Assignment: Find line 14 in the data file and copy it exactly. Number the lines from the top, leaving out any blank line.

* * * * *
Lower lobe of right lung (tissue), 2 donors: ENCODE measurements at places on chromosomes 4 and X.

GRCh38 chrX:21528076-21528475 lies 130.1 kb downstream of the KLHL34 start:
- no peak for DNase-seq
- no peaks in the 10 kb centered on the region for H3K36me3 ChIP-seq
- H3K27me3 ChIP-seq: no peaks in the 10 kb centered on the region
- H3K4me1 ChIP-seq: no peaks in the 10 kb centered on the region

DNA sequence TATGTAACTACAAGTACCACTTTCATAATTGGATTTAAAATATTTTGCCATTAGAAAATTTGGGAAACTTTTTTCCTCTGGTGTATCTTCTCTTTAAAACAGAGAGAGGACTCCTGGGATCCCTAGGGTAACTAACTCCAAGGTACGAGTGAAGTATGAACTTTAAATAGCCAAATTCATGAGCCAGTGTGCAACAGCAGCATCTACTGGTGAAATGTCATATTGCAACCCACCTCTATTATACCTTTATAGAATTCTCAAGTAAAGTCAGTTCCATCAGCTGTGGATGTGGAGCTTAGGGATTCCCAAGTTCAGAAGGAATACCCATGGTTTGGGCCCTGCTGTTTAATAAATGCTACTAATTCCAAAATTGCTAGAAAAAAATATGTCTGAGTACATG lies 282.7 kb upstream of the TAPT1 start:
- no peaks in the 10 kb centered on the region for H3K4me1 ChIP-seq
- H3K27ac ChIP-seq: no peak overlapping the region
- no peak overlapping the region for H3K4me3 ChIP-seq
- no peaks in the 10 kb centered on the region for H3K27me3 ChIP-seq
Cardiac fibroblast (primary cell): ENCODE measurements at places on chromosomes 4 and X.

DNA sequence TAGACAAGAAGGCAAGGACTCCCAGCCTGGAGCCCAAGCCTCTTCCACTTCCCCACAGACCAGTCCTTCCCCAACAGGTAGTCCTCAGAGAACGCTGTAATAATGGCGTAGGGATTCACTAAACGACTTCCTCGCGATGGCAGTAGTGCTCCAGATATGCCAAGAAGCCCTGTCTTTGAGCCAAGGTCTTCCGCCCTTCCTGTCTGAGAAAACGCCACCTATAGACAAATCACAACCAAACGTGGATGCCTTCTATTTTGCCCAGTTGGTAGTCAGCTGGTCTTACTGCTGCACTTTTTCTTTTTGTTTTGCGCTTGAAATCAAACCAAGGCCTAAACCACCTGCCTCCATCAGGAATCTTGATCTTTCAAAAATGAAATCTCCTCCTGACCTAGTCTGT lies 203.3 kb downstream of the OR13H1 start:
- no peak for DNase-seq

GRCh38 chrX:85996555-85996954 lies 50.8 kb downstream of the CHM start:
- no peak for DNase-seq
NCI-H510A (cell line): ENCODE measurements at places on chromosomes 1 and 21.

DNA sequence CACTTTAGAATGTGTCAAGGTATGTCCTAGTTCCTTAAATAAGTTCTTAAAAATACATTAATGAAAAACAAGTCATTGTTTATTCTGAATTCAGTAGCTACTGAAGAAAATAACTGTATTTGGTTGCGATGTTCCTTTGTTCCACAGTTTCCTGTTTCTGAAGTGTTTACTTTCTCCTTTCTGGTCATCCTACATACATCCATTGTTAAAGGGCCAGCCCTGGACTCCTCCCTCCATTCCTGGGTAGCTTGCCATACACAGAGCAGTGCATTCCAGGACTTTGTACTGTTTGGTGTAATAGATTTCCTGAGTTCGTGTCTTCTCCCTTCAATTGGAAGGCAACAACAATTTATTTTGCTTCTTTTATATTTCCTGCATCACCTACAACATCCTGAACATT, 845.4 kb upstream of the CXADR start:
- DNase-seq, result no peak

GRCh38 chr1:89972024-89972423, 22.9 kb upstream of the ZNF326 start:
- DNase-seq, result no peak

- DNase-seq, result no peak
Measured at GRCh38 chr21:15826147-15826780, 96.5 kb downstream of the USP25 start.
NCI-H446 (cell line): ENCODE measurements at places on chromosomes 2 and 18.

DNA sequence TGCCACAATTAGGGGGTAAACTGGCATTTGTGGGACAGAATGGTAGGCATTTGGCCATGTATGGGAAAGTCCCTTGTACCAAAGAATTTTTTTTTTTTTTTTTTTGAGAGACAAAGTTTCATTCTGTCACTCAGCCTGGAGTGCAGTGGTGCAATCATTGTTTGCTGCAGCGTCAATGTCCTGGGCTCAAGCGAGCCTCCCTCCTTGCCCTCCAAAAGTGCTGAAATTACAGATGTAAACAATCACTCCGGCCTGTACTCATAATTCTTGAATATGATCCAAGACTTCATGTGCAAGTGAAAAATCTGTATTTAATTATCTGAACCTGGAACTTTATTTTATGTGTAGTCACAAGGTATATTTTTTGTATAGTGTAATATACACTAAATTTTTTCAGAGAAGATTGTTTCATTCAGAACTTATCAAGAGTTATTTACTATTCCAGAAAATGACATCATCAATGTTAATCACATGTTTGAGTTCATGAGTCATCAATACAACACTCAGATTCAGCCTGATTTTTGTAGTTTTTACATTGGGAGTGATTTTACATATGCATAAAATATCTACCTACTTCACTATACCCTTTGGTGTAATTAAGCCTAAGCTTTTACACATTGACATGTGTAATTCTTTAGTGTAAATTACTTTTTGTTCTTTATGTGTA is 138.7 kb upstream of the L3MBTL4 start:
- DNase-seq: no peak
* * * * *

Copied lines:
- no peak for DNase-seq